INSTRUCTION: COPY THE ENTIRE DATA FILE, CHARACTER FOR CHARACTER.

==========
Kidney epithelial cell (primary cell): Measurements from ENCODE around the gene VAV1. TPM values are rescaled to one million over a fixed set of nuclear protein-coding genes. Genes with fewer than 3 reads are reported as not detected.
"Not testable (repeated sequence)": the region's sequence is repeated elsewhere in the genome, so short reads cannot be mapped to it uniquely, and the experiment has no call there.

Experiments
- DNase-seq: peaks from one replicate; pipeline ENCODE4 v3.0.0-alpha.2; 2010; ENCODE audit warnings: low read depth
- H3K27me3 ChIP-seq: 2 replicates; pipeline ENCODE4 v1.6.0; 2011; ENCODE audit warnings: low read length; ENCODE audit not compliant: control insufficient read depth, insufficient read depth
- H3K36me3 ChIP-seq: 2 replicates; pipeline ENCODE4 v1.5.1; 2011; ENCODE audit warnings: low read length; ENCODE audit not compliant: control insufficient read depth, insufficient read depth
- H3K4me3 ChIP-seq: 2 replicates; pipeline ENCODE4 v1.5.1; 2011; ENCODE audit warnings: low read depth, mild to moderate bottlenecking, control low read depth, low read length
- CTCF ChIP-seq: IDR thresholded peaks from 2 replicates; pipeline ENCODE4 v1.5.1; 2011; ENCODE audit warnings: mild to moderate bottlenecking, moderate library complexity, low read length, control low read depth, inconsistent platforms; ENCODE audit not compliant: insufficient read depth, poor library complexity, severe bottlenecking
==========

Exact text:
Kidney epithelial cell (primary cell): Measurements from ENCODE around the gene VAV1. TPM values are rescaled to one million over a fixed set of nuclear protein-coding genes. Genes with fewer than 3 reads are reported as not detected.
"Not testable (repeated sequence)": the region's sequence is repeated elsewhere in the genome, so short reads cannot be mapped to it uniquely, and the experiment has no call there.

Experiments
- DNase-seq: peaks from one replicate; pipeline ENCODE4 v3.0.0-alpha.2; 2010; ENCODE audit warnings: low read depth
- H3K27me3 ChIP-seq: 2 replicates; pipeline ENCODE4 v1.6.0; 2011; ENCODE audit warnings: low read length; ENCODE audit not compliant: control insufficient read depth, insufficient read depth
- H3K36me3 ChIP-seq: 2 replicates; pipeline ENCODE4 v1.5.1; 2011; ENCODE audit warnings: low read length; ENCODE audit not compliant: control insufficient read depth, insufficient read depth
- H3K4me3 ChIP-seq: 2 replicates; pipeline ENCODE4 v1.5.1; 2011; ENCODE audit warnings: low read depth, mild to moderate bottlenecking, control low read depth, low read length
- CTCF ChIP-seq: IDR thresholded peaks from 2 replicates; pipeline ENCODE4 v1.5.1; 2011; ENCODE audit warnings: mild to moderate bottlenecking, moderate library complexity, low read length, control low read depth, inconsistent platforms; ENCODE audit not compliant: insufficient read depth, poor library complexity, severe bottlenecking